Present study demonstrates that pluripotent stem cells VSELs and progenitors OGSCs reported earlier by our group in adult mice, rabbit, sheep, monkey and human ovary
[32, 39] are possibly regulated by FSH and are responsible for postnatal oogenesis and follicular assembly during adult reproductive life. Normal adult mice ovaries were studied during different stages of estrus cycle and after 2 and 7 days of PMSG treatment by histology, immunolocalization (FSHR, PCNA, OCT-4, SCP3 and MVH), and RT-PCR/ Q-PCR for various gene transcripts including pluripotent (Oct-4A, Nanog); early germ cell (total Oct-4, Stella, Fragilis, Mvh), oocyte-specific (Nobox & HoxA10); pre-meiosis (Stra8) and meiosis (Scp3, Dmc1) specific markers. The process of ovarian stem cell differentiation and meiosis giving rise to new oocytes, which get enclosed by the granulosa cells to assemble as PFs in the OSE appears to be a normal feature of adult ovary (Figure
2). The granulosa cells arise by epithelial-mesenchymal transition of OSE as suggested earlier by us based on in vitro evidence
. Present study provides in vivo evidence in favor of our earlier observations that OSE cells may be involved in the formation of granulosa cells (Figure
6B,C, E & F). PMSG treatment further augments the process of postnatal oogenesis and PF assembly resulting in increased PFs by D7 (Figure
PMSG is known to exert its actions on mammalian ovary through FSH-FSHR interaction. In the present study, besides granulosa cells of bigger follicles, FSHR was detected in both OSE and oocytes of PF in agreement with earlier reports
[15–17, 19, 27, 28] and an up-regulation was observed after PMSG treatment at both protein by immunohistochemistry (Figure
7) and transcript (Figure
10) level. Presence of FSHR in locations like oocytes and OSE suggests that the various diverse functions of FSH are probably not exerted only through the classical FSHR present on the granulosa cells of growing follicles. Sairam’s group has earlier reported that FSH may exert diverse actions through alternatively spliced FSHR isoforms based on their studies from sheep and mice ovaries
In the current study, upregulation of FSHR after PMSG treatment correlated well to the proliferation observed in OSE. OSE proliferation and multilayer appearance which were normally observed in control ovaries at few focal areas were increased after PMSG treatment (Figure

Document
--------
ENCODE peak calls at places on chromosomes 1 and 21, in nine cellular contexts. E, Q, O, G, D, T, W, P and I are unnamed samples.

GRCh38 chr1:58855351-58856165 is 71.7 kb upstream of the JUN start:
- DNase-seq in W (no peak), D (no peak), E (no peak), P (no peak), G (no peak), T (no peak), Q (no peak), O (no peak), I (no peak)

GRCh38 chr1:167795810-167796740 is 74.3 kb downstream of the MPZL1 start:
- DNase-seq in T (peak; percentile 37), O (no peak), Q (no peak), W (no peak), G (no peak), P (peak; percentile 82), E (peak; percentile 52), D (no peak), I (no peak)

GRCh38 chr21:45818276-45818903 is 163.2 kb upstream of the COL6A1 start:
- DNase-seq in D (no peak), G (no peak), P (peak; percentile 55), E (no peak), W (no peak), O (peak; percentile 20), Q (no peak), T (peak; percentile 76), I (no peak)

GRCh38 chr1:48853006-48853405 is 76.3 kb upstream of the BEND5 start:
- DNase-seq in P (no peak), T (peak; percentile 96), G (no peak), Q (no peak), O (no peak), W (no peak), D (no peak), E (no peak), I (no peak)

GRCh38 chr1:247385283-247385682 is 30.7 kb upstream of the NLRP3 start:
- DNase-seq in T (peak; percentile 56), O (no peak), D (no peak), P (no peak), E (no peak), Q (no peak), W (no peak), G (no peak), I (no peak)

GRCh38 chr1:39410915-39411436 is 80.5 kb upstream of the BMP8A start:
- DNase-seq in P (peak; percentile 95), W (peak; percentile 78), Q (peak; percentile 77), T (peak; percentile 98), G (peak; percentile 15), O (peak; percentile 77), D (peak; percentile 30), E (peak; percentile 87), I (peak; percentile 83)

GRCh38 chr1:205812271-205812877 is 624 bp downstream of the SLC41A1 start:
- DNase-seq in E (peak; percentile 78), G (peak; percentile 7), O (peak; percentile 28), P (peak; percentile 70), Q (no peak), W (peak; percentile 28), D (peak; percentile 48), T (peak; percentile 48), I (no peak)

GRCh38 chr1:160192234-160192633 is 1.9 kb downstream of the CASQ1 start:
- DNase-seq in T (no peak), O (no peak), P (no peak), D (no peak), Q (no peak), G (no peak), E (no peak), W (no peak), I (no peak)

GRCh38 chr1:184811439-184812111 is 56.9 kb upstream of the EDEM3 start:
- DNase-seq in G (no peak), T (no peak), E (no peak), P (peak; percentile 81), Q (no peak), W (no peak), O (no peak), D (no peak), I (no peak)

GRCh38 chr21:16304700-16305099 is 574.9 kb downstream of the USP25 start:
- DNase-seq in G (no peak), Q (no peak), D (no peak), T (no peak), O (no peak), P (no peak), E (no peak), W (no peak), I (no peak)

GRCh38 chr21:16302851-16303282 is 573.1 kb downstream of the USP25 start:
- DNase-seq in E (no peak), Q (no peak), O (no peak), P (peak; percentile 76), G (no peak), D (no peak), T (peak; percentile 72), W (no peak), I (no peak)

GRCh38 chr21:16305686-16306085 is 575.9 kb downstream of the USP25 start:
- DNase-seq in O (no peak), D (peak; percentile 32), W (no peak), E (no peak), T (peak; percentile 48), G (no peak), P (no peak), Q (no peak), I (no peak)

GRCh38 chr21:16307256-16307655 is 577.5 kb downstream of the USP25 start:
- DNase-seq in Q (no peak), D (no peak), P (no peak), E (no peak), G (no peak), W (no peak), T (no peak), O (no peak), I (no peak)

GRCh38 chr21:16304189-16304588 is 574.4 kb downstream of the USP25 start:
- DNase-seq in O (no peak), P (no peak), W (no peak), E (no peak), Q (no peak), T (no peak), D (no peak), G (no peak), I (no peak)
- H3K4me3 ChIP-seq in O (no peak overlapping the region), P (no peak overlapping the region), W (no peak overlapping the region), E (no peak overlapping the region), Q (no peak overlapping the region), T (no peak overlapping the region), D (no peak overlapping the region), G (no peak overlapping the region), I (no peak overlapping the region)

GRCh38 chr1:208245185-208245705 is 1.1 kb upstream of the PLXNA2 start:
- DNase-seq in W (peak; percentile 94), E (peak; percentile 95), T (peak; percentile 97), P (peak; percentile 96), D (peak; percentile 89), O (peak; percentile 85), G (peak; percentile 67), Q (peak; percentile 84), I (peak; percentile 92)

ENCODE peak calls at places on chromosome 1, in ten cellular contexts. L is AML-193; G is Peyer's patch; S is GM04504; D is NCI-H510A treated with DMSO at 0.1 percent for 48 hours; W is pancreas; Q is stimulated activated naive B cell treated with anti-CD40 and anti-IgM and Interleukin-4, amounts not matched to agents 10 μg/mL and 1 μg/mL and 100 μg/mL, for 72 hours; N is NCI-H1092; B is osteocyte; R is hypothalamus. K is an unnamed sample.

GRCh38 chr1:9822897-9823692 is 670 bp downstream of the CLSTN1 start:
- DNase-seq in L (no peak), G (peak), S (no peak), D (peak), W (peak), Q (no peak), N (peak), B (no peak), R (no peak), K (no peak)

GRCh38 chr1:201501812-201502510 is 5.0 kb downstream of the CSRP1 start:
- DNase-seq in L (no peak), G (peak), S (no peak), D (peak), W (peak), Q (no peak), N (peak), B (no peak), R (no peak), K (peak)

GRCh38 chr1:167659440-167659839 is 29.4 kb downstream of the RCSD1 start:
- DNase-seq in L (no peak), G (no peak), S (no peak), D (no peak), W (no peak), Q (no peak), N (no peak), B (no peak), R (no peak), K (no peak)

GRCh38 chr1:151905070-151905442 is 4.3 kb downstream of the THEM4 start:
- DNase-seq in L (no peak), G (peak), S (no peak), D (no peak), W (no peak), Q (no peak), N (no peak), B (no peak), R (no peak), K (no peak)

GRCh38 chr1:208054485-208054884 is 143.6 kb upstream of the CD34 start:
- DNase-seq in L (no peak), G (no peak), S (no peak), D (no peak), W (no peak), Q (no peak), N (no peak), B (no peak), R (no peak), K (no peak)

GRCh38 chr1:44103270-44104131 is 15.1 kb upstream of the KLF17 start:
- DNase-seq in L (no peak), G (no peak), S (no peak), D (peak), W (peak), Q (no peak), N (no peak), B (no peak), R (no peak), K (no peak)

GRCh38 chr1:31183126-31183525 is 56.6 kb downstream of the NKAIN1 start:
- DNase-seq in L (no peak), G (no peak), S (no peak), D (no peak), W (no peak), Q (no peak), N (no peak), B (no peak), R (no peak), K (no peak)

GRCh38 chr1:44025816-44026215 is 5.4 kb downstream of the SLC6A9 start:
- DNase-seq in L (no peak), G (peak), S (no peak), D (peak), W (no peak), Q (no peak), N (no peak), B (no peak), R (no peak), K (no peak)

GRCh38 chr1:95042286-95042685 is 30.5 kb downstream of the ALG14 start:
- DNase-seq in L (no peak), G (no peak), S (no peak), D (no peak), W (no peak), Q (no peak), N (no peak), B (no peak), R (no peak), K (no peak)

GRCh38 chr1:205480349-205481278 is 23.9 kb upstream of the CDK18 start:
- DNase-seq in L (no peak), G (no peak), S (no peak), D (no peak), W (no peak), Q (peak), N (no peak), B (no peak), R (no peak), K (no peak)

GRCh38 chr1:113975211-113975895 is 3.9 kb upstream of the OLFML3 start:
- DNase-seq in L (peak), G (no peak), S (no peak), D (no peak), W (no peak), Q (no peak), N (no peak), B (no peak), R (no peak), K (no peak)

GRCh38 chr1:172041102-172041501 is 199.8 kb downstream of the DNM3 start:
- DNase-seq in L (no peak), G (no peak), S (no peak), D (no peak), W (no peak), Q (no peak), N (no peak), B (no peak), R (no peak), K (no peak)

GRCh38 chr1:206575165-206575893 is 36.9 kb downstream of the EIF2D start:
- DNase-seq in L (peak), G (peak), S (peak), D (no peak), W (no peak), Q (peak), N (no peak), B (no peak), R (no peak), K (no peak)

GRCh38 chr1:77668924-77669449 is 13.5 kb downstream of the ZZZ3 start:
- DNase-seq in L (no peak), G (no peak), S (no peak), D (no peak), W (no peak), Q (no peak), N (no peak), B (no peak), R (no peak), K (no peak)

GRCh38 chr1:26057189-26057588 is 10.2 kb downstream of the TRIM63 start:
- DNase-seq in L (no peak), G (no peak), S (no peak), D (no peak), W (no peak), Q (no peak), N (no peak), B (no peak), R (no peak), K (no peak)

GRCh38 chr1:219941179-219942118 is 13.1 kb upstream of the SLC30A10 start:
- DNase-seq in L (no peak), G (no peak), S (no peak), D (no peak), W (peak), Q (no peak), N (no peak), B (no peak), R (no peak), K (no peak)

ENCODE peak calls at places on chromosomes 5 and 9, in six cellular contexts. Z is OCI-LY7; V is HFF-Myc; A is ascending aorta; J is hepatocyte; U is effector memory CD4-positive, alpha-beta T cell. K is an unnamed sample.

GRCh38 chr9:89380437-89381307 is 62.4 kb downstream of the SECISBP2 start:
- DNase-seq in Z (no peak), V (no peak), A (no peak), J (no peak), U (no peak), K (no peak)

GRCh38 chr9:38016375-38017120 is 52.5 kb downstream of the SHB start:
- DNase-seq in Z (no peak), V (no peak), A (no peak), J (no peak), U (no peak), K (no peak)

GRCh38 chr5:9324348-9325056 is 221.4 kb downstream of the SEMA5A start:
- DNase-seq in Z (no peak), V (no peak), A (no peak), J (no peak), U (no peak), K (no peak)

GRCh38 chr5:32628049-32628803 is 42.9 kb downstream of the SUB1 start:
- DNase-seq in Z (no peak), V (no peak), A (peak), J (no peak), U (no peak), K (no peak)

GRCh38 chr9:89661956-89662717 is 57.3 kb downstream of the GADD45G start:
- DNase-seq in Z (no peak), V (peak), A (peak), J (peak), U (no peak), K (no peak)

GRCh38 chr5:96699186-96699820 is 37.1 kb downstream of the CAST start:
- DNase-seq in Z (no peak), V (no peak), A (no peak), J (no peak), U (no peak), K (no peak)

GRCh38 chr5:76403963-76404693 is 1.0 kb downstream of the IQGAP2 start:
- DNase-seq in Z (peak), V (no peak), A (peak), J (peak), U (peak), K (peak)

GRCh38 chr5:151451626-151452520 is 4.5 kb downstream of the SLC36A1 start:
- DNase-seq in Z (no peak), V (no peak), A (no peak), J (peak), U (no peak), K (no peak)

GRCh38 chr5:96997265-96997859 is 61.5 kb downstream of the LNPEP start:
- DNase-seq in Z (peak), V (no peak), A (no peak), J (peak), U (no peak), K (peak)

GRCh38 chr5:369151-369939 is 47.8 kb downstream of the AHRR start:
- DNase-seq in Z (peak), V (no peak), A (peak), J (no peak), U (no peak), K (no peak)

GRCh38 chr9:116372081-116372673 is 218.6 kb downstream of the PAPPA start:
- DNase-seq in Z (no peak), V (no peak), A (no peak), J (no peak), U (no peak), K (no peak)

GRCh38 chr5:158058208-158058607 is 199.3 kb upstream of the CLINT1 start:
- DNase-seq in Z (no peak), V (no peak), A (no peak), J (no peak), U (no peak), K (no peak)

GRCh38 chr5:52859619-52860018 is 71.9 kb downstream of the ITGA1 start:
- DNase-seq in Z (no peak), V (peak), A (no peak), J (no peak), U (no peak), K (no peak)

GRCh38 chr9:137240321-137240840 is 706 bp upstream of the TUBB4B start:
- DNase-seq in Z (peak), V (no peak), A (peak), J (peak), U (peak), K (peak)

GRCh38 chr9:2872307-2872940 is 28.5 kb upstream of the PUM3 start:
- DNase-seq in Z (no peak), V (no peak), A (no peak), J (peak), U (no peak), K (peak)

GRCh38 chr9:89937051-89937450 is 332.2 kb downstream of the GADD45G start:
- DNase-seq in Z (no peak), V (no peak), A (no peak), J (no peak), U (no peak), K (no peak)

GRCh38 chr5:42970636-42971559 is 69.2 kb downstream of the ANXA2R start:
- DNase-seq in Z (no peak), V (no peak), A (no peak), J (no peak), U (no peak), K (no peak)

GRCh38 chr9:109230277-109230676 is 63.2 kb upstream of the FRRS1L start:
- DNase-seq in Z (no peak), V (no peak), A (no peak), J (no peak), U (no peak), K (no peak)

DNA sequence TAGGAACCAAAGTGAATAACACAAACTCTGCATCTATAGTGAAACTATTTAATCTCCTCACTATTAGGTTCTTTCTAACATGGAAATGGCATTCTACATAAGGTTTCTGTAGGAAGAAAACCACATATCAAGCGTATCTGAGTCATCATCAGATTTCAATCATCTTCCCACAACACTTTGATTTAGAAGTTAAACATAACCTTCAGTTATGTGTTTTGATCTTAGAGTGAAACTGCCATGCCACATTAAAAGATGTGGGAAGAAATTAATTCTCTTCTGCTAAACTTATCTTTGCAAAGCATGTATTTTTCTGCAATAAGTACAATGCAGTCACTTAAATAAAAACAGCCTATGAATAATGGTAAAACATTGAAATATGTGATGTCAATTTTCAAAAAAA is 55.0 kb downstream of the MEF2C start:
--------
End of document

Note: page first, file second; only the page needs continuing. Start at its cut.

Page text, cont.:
4). Ovarian sections on 2D of PMSG treatment showed the presence hyperplastic epithelial cells and small protuberances bulging from the ovarian surface (Figure
3) which subside by 7D (Figure
6). PF cohorts normally observed with hyper-proliferative OSE regions in control ovaries, increased significantly after 7D of PMSG treatment in the ovarian cortex (Figure
5). This correlated well with increased mRNA expression for HoxA10- a primordial follicular oocyte marker
 and Nobox that is expressed abundantly in primordial and primary follicular oocytes
 post PMSG treatment. Occurrence of meiosis was supported by expression of pre-meiotic (Stra8) and meiotic (Scp3 and Dmc 1) markers. All the three markers were detected in control as well as all PMSG treated ovarian samples. A distinct up regulation of Scp3 was noted after PMSG treatment, both at the protein (Figure
8 H-J) and mRNA transcript level (Figure
10). As reported earlier
, SCP3 staining was observed throughout the nuclei suggesting that the oocytes are in prophase I of meiosis and was gradually lost in more developed oocytes. The PF at birth are generally arrested in diplotene stage of prophase 1 of meiosis. SCP3 expression is restricted to earlier stages i.e. zygotene and pachytene stage. Thus expression of Scp3 and pre-meiotic marker Stra8 in adult ovary are considered direct evidence in support of postnatal oogenesis and have been reported earlier by other groups also